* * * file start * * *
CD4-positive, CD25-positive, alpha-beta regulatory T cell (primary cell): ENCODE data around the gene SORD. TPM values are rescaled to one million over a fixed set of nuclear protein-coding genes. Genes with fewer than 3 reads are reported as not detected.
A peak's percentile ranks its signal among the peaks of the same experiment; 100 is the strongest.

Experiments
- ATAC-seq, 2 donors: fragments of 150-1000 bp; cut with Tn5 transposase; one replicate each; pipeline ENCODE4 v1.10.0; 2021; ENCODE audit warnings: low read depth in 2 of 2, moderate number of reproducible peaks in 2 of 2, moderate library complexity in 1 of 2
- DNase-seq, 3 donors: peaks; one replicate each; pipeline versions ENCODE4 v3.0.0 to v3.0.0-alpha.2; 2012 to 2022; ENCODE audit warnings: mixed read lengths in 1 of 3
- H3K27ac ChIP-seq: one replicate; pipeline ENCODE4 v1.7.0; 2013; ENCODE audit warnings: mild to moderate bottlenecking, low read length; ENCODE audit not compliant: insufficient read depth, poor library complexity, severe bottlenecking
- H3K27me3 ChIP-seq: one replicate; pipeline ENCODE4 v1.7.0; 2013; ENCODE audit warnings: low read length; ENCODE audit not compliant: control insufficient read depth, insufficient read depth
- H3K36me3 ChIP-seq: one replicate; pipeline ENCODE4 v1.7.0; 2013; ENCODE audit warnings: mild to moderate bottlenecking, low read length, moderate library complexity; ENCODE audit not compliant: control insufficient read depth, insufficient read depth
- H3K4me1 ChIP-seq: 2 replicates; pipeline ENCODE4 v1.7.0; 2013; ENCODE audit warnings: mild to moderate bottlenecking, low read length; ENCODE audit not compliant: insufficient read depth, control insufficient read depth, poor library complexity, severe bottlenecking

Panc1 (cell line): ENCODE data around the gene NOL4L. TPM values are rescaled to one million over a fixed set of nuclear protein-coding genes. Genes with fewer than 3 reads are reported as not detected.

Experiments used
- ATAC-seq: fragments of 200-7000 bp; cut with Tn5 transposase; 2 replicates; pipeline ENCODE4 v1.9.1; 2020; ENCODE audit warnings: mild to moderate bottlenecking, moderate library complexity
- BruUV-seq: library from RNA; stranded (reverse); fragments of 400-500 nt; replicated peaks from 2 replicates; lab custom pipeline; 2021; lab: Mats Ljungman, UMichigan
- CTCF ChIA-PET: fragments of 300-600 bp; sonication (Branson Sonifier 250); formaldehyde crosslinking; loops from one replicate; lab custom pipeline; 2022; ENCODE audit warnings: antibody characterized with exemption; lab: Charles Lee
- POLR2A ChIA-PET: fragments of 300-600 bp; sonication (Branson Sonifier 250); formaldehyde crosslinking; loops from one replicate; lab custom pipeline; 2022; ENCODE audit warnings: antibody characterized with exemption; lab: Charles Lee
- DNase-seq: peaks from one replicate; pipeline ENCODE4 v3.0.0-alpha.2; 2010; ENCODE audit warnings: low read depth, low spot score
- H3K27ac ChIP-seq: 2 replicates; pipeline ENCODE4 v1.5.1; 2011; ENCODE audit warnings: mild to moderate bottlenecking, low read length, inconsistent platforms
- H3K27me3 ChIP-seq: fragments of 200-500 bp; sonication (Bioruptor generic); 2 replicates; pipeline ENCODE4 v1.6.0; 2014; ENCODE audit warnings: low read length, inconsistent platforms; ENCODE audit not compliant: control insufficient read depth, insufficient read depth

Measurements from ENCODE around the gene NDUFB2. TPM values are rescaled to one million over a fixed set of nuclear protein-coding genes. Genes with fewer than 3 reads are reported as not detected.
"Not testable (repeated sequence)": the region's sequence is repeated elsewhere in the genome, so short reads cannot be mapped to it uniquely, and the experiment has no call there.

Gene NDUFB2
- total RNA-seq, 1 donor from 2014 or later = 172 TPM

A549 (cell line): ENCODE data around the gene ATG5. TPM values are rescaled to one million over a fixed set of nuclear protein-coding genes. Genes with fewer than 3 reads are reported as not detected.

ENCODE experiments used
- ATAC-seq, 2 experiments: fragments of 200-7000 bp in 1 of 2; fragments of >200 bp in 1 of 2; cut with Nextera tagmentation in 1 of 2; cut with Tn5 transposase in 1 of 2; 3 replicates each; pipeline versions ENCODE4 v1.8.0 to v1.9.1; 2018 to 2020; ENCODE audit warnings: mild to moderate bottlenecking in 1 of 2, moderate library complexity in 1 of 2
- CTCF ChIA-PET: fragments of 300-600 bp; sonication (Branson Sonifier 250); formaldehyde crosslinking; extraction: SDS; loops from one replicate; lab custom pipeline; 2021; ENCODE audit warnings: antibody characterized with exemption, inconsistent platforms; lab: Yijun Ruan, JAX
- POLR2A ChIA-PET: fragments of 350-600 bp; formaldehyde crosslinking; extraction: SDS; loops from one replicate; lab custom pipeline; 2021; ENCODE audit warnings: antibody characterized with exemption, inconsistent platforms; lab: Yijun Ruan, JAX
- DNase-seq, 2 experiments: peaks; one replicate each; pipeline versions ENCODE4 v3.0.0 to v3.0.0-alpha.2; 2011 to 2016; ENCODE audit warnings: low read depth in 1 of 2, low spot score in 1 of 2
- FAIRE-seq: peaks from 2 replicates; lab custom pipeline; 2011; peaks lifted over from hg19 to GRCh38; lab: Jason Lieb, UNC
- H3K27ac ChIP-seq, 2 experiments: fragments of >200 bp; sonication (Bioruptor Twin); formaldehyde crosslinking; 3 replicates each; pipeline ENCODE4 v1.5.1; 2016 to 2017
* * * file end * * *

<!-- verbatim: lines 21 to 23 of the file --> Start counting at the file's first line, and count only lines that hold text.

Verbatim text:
Gene NDUFB2
- total RNA-seq, 1 donor from 2014 or later = 172 TPM

A549 (cell line): ENCODE data around the gene ATG5. TPM values are rescaled to one million over a fixed set of nuclear protein-coding genes. Genes with fewer than 3 reads are reported as not detected.